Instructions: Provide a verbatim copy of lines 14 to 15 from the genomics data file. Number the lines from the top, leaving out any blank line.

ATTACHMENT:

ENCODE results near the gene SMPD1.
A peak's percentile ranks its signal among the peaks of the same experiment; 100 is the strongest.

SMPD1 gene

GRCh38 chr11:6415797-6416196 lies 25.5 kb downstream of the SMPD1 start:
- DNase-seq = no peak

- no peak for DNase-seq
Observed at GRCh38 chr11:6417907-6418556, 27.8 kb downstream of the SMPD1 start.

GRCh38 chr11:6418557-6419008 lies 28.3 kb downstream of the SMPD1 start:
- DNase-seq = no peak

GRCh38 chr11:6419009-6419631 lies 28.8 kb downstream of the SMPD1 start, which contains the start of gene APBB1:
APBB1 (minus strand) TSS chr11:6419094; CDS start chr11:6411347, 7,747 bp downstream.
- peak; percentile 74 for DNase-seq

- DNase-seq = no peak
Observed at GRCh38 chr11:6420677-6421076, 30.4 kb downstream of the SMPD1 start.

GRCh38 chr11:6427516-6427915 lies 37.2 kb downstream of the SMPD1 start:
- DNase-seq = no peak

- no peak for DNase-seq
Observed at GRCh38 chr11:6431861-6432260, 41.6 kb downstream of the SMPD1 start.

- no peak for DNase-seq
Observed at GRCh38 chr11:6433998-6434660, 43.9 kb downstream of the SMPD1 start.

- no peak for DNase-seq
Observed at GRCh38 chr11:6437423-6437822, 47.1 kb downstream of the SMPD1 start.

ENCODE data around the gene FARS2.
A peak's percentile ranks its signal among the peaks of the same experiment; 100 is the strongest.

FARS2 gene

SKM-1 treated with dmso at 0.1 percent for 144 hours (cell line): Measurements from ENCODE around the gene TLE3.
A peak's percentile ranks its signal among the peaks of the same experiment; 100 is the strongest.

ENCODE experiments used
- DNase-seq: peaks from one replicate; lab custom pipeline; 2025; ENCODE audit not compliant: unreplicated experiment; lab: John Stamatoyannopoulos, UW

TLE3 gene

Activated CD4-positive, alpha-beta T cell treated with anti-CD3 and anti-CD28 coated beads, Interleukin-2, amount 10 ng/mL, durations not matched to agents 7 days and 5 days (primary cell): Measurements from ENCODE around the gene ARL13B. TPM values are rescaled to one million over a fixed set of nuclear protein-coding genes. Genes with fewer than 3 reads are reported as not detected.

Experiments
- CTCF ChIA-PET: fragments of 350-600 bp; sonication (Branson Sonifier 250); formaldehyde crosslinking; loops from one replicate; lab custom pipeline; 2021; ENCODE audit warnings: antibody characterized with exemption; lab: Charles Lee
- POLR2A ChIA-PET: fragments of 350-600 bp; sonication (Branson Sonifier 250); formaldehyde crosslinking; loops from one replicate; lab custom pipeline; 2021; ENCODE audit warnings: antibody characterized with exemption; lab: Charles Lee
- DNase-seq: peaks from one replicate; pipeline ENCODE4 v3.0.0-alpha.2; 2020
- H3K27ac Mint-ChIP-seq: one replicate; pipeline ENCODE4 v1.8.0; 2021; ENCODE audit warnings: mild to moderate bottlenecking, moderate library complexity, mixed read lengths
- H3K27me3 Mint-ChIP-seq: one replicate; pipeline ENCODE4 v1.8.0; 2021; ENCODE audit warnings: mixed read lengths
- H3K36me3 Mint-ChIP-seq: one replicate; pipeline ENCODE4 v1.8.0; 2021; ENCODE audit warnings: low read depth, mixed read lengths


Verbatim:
Observed at GRCh38 chr11:6420677-6421076, 30.4 kb downstream of the SMPD1 start.

GRCh38 chr11:6427516-6427915 lies 37.2 kb downstream of the SMPD1 start: